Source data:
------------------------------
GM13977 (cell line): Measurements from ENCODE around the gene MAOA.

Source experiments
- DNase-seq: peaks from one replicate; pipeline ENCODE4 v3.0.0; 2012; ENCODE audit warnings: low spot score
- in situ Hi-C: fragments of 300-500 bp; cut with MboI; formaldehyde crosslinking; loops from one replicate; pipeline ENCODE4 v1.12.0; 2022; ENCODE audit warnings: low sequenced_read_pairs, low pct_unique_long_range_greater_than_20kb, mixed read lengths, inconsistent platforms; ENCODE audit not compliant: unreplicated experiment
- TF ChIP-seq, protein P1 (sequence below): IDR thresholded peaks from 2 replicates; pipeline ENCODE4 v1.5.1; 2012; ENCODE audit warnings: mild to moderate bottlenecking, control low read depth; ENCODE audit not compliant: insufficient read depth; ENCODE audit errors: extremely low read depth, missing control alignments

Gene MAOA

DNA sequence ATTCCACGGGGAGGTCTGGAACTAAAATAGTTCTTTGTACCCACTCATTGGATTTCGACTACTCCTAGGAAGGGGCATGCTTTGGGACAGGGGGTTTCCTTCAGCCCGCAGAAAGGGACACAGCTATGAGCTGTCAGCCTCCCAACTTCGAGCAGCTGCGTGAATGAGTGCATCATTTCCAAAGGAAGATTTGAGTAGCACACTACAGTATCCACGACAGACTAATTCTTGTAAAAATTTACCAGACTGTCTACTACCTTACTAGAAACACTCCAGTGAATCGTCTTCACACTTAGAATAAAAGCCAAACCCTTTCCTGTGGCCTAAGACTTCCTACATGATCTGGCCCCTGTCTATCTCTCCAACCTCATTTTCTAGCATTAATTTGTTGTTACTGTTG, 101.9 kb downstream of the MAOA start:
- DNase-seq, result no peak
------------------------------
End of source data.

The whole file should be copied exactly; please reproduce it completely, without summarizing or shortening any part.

GM13977 (cell line): Measurements from ENCODE around the gene MAOA.

Source experiments
- DNase-seq: peaks from one replicate; pipeline ENCODE4 v3.0.0; 2012; ENCODE audit warnings: low spot score
- in situ Hi-C: fragments of 300-500 bp; cut with MboI; formaldehyde crosslinking; loops from one replicate; pipeline ENCODE4 v1.12.0; 2022; ENCODE audit warnings: low sequenced_read_pairs, low pct_unique_long_range_greater_than_20kb, mixed read lengths, inconsistent platforms; ENCODE audit not compliant: unreplicated experiment
- TF ChIP-seq, protein P1 (sequence below): IDR thresholded peaks from 2 replicates; pipeline ENCODE4 v1.5.1; 2012; ENCODE audit warnings: mild to moderate bottlenecking, control low read depth; ENCODE audit not compliant: insufficient read depth; ENCODE audit errors: extremely low read depth, missing control alignments

Gene MAOA

DNA sequence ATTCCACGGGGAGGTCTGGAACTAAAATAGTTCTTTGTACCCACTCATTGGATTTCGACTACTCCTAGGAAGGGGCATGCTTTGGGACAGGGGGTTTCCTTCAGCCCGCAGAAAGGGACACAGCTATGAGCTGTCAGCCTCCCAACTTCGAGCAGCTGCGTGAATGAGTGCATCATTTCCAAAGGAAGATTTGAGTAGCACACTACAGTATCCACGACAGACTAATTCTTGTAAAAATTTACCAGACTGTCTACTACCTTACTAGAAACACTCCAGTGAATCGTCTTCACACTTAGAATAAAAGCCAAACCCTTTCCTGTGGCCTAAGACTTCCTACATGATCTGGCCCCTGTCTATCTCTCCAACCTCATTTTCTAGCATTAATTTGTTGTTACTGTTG, 101.9 kb downstream of the MAOA start:
- DNase-seq, result no peak